The Thick of It


Monday, September 26, 2011

#Lab11 Ed Balls at conference: state is still the answer

Ed Balls attacked the Tories. His speech was well received by the conference. He repeated his attacks that rising unemployment will stop the deficit being paid off. He said that voters are not interested in Labour's previous record, they worry about making ends meet.

Balls cited Labour's mistakes when in power. Mistakes: 10 tax abolition, tougher migration controls needed, wasted spending and not enough banking regulation.

Nevertheless he went on the attack: "Don't let anyone tell you Labour went into the recession being profligate with public money". British debt was lower than elsewhere. He blamed the economic crisis on bankers, not on public spending. He blamed the worsening economic position on the Tories. He said that "austerity is an abdication of responsibility" by the government and one that hits the poorest hardest. 

He equalised Labour's mistakes with bigger Tory mistakes: included wasting billions on unnecessary NHS reorganisation, which is choking off the recovery when it needs it least.

Balls' gung-ho approach can win over people already committed to Labour. Will it win over those voters who switch between Labour and Tory? Labour needs their support to win power. That depends on who they believe was responsible for the Tory framed debt crisis. It also depends on if they believe Labour can make their lives better and protect their standard of living in the future.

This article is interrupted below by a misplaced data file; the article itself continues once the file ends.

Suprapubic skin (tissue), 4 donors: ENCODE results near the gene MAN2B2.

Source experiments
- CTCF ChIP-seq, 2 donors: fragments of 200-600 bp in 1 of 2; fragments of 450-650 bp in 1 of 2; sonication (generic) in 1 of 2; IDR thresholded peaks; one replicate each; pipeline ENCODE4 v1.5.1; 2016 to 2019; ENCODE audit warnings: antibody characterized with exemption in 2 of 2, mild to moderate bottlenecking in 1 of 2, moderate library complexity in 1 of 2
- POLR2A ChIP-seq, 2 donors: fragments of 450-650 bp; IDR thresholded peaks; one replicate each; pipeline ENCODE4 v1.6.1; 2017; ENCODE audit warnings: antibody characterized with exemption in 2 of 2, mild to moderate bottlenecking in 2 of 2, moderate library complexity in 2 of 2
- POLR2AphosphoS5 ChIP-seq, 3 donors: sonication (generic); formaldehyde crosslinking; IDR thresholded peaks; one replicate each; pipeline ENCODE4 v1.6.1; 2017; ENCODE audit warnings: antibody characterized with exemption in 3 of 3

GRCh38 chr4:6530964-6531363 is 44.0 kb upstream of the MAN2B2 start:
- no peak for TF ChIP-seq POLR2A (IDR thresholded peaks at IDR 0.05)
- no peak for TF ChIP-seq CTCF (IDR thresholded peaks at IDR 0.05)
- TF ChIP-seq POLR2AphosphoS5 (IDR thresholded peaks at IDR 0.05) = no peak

Balls listed five steps he called on the government to take, which they won't. More taxes on bankers to support young people into work. Invest in infrastructure. Cut VAT on home improvements. Reverse VAT rise.National Insurance tax break for small businesses taking on new workers.

This is the first time under Ed Miliband's leadership we've heard specific commitments that takes account of the lack of money available but still offers to help people in difficult times. It is clear that he still believes the state is the answer to both the economic and cost of living problems we face.

Balls on the attack is the most ferocious member of the shadow cabinet. It is clear he can achieve the cut through with the media that perhaps his boss, Miliband, hasn't been able to. Both of them suffer from a closeness to Brown. Balls has to convince voters he has the answers for the future and that he understands the analysis of the past that says Labour didn't get it all right.

"Britain is no safe haven" under the Tories he repeated. He is clearly going to take the argument to them.

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